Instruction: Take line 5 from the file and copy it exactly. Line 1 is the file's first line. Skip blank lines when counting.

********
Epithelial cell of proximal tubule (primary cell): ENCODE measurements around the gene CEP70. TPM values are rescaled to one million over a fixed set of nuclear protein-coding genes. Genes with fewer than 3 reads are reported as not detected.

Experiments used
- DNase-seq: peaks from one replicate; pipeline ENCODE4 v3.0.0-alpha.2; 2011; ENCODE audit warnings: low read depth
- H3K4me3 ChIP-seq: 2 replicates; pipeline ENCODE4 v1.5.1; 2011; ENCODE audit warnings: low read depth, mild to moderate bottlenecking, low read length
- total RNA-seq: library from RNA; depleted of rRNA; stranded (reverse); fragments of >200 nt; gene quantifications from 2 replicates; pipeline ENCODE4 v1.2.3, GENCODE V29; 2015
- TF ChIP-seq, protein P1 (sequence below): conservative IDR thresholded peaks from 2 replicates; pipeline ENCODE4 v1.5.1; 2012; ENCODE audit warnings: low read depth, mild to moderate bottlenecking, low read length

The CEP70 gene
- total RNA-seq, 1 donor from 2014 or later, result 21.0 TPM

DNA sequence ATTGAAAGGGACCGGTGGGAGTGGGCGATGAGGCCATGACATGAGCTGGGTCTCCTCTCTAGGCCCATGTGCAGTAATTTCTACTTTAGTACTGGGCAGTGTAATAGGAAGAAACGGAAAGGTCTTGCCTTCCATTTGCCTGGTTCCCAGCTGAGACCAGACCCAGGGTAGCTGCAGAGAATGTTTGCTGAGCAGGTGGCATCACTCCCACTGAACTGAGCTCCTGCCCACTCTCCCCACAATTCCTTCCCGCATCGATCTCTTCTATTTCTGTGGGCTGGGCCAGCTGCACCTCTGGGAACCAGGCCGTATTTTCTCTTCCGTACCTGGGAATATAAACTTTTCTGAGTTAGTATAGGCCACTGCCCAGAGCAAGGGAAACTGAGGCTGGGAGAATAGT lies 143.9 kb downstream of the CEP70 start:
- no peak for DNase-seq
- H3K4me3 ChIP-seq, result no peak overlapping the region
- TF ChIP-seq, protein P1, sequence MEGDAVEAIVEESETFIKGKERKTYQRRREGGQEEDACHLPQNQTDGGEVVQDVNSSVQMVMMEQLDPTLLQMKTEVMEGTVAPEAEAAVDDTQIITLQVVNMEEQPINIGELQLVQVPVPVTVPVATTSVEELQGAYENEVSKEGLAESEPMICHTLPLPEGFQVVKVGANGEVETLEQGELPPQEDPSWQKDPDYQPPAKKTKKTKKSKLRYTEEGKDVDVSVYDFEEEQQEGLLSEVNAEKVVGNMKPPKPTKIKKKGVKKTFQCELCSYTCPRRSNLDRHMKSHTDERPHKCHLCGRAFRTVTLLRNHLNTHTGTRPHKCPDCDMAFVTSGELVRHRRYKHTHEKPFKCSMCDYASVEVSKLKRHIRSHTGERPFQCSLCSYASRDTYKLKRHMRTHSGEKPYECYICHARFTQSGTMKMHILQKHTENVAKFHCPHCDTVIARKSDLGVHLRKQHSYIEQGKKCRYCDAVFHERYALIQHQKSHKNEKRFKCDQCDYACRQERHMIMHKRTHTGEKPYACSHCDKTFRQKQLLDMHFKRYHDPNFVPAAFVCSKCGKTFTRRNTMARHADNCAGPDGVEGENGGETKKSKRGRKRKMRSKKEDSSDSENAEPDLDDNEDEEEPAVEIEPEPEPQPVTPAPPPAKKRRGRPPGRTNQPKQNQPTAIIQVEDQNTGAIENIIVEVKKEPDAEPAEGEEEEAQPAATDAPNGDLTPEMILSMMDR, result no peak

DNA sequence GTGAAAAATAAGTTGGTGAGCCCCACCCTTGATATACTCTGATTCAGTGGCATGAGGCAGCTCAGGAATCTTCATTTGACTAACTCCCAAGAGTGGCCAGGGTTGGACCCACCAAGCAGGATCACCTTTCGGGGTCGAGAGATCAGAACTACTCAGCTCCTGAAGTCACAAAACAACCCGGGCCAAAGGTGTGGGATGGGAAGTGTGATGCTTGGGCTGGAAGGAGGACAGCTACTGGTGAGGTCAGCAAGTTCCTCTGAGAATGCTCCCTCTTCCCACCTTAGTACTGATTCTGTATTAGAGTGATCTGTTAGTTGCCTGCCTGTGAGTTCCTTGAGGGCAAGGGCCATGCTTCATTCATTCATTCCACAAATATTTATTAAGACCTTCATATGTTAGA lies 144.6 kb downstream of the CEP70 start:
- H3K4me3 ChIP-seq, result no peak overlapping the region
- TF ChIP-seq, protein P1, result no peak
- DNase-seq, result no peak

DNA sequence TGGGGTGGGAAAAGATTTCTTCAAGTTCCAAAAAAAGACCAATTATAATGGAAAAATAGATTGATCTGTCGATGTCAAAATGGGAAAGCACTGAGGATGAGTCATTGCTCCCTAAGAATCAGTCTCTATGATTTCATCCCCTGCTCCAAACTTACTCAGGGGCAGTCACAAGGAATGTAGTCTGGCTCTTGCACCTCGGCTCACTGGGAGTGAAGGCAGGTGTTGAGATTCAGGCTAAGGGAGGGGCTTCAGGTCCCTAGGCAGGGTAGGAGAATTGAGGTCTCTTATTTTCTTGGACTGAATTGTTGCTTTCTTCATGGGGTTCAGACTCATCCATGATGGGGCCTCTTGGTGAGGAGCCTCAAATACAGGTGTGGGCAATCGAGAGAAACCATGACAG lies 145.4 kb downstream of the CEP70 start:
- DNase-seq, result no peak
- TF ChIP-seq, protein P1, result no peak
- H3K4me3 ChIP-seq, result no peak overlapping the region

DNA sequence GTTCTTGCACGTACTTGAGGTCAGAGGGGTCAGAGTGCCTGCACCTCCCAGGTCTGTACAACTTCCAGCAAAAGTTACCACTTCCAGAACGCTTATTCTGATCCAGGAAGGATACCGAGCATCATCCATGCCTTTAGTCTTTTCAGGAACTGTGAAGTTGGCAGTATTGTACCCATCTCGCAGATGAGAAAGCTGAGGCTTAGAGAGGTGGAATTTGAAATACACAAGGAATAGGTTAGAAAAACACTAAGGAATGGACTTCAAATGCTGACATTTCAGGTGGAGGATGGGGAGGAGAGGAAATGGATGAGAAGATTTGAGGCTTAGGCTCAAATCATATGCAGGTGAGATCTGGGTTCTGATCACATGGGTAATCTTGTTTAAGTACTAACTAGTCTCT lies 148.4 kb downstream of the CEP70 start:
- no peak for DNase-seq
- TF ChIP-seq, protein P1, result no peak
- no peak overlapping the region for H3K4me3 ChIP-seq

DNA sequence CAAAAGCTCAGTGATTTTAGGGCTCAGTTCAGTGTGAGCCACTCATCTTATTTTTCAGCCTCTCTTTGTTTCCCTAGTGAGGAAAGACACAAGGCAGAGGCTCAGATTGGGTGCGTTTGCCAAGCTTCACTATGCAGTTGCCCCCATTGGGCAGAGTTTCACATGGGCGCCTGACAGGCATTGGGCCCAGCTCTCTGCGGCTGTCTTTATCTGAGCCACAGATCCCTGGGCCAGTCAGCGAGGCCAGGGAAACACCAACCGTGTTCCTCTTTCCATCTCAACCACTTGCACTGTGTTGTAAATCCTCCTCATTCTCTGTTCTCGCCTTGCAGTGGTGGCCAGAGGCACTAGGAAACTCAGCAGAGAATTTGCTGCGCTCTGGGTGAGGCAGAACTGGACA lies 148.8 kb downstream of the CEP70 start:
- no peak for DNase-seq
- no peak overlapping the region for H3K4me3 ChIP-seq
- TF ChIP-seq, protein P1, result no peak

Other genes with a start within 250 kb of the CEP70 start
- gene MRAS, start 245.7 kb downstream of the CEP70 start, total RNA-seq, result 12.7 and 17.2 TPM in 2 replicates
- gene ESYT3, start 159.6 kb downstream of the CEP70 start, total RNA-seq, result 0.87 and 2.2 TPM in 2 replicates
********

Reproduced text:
- total RNA-seq: library from RNA; depleted of rRNA; stranded (reverse); fragments of >200 nt; gene quantifications from 2 replicates; pipeline ENCODE4 v1.2.3, GENCODE V29; 2015